I got my first motor-kapcai after completing my SPM in 1985. It was not because I wanted to join the indigenous mat rempit and terorizing the folk along Jalan Pasir Panjang by 'rempiting' all the way to Bandar KT but simply because I got bored waiting for the offer letter from our local 'menara gading' and have nothing productive to do in order to fill in the void. Those time the word 'rempit' was hardly heard of and biking was still considered a healthy and safe activity because the road was less congested, the lipat kijang skill was well mastered and for some freak reasons it seemed that most kaki motor possessed a 9-cat-life.
The motor-kapcai was a Yamaha Y80 of which I bought (partly subsidized by my father) from my cousin, who upgraded to RXZ 135 which had just hit the market. Instantly the kapcai became the joy of my life. Pantai Batu Burok became my regular lepak place almost every afternoon with my other motor kaki. Occasionally I cruised along the beach alone just to feel the salty breeze slap gently on my face before settling down to stare at the the seafarers passing by in the horizon while enjoying the heavenly keropok lekor. The original keropok lekor and not the one so elastic and jawbreakingly hard which tasted and smelled like a selipar Jepun.
It didn't take that long before my curiosity got the best of me and the kapcai underwent some major cosmetic adjustment and minor body surgery. Under the srong influence of my younger brother and Eddie Lawson's achievement as the world champion in motorcycle Grand Prix, a new 'exzos potong' was fitted to to give the kapcai some distinctive sound identity, a new and bigger piston was dumped into the bored-engine and different size of sprockets were experimented to transform this timid machine into a super-kapcai. The best modification in my opinion that made this super-kapcai looked a Grand Prix worthy was the excessive addition of Nolan stickers onto the body parts.
Despite all the illegal modifications by my father's standard, I'd only involved with only a few minor accidents. One that I clearly remember was that fateful Saturday morning, I sped off with my super-kapcai for my weekly town tour and in such hurriedness and rocket-speed I forgot that the previous day the main road that lead into my kampung was loosely tarred. For a while I think I could easily become a stuntman. The other unforgettable accident involved a cat that had clearly no civic-minded who jaywalked and crossed the road without looking left and right. Luckily both the victims survived with only minor scratches.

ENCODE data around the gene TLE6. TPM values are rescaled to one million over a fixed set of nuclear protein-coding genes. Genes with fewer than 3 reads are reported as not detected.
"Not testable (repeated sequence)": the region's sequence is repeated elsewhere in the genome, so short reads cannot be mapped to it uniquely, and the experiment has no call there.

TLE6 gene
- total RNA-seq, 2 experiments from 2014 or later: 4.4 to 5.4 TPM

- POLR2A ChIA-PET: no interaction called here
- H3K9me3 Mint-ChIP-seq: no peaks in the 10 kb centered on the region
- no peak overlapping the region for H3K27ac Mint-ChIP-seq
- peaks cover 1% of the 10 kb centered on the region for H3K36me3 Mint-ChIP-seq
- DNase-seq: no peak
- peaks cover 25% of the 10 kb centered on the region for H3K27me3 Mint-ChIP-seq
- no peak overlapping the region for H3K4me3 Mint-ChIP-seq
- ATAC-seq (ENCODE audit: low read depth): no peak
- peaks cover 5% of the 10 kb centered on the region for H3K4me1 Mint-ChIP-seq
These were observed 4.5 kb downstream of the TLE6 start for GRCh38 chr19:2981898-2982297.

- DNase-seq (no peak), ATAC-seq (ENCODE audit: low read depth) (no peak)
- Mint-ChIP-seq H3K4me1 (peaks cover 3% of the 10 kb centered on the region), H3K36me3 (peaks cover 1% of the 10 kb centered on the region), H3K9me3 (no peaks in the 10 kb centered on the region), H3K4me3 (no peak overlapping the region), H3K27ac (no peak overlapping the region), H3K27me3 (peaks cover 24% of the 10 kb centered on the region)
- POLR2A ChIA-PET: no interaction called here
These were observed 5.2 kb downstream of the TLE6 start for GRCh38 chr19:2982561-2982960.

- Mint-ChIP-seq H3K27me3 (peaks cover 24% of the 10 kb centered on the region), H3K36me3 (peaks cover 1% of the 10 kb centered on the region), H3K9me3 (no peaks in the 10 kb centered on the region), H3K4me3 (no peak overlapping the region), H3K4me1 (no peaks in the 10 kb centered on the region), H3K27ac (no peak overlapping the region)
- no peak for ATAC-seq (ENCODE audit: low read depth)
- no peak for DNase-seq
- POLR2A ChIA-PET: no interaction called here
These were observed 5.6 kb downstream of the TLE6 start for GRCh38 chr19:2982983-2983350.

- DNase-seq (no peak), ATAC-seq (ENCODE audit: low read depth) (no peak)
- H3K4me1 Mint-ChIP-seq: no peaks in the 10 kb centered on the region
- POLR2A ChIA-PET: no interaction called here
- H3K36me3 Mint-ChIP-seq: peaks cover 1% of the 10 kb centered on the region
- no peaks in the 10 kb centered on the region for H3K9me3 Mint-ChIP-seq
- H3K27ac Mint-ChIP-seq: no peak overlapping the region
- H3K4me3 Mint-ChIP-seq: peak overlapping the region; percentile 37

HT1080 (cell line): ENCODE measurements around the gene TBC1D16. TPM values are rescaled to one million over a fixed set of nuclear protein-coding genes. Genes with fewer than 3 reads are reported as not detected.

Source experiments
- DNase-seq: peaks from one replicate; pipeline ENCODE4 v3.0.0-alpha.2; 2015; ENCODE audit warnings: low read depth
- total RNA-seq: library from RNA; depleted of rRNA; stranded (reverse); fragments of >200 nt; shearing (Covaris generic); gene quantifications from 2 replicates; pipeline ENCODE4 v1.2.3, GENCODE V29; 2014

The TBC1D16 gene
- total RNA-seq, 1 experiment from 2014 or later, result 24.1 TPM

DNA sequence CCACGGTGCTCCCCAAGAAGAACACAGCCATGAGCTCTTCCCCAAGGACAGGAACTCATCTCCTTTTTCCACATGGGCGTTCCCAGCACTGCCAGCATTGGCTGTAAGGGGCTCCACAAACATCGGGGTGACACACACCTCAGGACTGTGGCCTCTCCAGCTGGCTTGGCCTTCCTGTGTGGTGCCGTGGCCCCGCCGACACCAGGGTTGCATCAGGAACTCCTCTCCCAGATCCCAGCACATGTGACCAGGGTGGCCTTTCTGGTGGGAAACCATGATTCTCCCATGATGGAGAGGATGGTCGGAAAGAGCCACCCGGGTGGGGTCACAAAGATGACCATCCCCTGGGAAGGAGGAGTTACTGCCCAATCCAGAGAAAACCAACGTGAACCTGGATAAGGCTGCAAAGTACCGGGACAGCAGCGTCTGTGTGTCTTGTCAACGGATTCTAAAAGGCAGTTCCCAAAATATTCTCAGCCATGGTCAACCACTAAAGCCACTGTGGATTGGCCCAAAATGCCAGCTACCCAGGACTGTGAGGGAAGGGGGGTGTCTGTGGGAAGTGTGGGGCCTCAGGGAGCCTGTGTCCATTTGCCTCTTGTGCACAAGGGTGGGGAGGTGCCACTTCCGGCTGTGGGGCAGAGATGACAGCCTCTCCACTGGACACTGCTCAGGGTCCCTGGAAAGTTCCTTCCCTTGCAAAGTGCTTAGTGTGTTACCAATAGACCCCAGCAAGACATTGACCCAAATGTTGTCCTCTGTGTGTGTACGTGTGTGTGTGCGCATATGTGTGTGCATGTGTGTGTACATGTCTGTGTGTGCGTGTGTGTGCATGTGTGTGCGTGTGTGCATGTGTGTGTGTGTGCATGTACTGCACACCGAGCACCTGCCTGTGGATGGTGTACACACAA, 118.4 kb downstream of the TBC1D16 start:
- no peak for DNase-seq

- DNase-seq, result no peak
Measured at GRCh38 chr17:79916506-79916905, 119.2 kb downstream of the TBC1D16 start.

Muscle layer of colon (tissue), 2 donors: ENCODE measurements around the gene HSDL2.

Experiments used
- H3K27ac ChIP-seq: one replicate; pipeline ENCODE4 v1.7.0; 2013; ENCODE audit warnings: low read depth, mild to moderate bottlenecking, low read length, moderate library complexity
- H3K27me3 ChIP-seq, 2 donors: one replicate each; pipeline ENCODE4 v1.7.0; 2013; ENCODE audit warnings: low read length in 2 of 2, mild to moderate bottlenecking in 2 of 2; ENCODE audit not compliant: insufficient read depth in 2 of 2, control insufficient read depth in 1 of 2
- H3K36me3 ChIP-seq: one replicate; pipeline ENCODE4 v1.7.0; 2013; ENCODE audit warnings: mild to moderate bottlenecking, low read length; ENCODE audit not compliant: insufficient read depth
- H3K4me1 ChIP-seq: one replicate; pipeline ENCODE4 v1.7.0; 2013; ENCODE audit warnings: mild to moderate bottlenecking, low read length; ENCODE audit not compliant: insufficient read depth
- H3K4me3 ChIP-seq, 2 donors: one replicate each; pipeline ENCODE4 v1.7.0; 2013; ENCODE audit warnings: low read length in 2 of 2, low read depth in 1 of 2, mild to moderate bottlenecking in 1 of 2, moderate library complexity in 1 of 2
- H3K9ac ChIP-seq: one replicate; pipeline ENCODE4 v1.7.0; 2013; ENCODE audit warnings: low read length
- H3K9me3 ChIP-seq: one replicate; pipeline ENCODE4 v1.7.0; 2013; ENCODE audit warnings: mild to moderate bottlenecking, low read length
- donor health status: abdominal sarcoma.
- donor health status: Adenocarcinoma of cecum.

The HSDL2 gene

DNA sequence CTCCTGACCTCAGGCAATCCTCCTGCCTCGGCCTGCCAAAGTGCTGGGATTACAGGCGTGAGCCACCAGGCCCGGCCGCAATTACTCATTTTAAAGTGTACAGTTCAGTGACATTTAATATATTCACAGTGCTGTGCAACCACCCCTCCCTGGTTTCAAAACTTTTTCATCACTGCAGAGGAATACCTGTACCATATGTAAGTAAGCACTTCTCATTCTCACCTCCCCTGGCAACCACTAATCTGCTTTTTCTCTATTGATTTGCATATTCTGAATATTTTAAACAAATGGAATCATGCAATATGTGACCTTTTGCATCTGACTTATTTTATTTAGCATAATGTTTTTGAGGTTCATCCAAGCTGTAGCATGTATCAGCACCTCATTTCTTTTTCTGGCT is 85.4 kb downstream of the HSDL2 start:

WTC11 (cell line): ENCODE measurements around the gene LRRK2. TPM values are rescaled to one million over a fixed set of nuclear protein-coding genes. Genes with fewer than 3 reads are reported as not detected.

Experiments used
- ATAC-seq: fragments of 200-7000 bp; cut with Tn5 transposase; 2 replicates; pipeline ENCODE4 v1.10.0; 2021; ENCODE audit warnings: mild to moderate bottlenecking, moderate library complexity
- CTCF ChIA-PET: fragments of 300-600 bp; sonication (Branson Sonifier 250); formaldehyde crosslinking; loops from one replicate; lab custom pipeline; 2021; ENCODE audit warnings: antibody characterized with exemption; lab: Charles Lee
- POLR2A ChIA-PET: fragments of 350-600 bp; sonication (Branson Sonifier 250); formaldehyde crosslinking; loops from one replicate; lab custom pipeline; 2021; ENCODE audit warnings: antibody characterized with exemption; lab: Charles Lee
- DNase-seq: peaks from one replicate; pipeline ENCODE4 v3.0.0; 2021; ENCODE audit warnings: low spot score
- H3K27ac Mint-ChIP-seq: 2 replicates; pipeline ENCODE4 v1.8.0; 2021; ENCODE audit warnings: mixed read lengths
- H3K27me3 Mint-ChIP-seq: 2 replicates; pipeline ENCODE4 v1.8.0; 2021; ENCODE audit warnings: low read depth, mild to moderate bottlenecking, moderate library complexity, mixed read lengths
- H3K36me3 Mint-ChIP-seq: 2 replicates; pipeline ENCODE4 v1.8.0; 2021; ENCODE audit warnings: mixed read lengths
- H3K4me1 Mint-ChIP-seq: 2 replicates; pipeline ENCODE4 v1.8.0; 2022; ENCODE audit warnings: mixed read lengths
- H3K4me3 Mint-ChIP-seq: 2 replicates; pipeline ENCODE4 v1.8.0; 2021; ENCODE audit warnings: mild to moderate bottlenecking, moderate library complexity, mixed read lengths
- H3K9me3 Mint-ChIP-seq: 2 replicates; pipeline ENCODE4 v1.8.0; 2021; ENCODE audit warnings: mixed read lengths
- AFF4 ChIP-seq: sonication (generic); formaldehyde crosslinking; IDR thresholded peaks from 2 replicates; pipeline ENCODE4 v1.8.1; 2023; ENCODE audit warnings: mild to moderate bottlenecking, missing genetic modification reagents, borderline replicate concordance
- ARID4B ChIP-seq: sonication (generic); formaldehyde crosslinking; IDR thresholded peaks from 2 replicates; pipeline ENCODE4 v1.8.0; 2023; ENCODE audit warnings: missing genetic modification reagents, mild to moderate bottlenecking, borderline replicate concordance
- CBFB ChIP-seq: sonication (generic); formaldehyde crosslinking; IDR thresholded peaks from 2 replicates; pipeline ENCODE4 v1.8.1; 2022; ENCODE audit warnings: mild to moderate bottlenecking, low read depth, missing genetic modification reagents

My intimate relationship with my super-kapcai continued and flourished further to the ivory tower in Bangi. That was the time when 'Fansasia bulan madu' was the no. 1 hit in my local pop chart and soup ekor and daging merah became a food of envy to any students who didn't have any mode of transportation to reach makeshift kedai tomyam at Bandar Baru Bangi (BBB fasa 1). The distinctive supersonic sound from my exzos potong that echoed nicely in between the hill and Pejabat Pentadbiran UKM had in many occasion caused some dispute among the varsity's Pak guards. Not until they banned the motorbikes from entering the campus which almost caused another student riot that put the end to any sound pollution in the campus.
At the end of my campus year, I was very proud to say that my super-kapcai was still a virgin. During the first 4 semesters not a single awek was shuttled here and there around the campus on my super-kapcai simply because having an awek on a 80cc kapcai (even though a super-kapcai) didn't look cool at all. It was a misfit and considered a taboo and unacceptable by my kaki motor.
My allegiance with my campus kaki motor however was tested to its limit and about to be broken when I entered my third year and some unexpected turn of events happened along the way. I was totally taken off-guard and it happened all of a sudden. Suddenly my teropong iman was activated and I smelled flowers all around me.
But that was another long and interesting story to tell.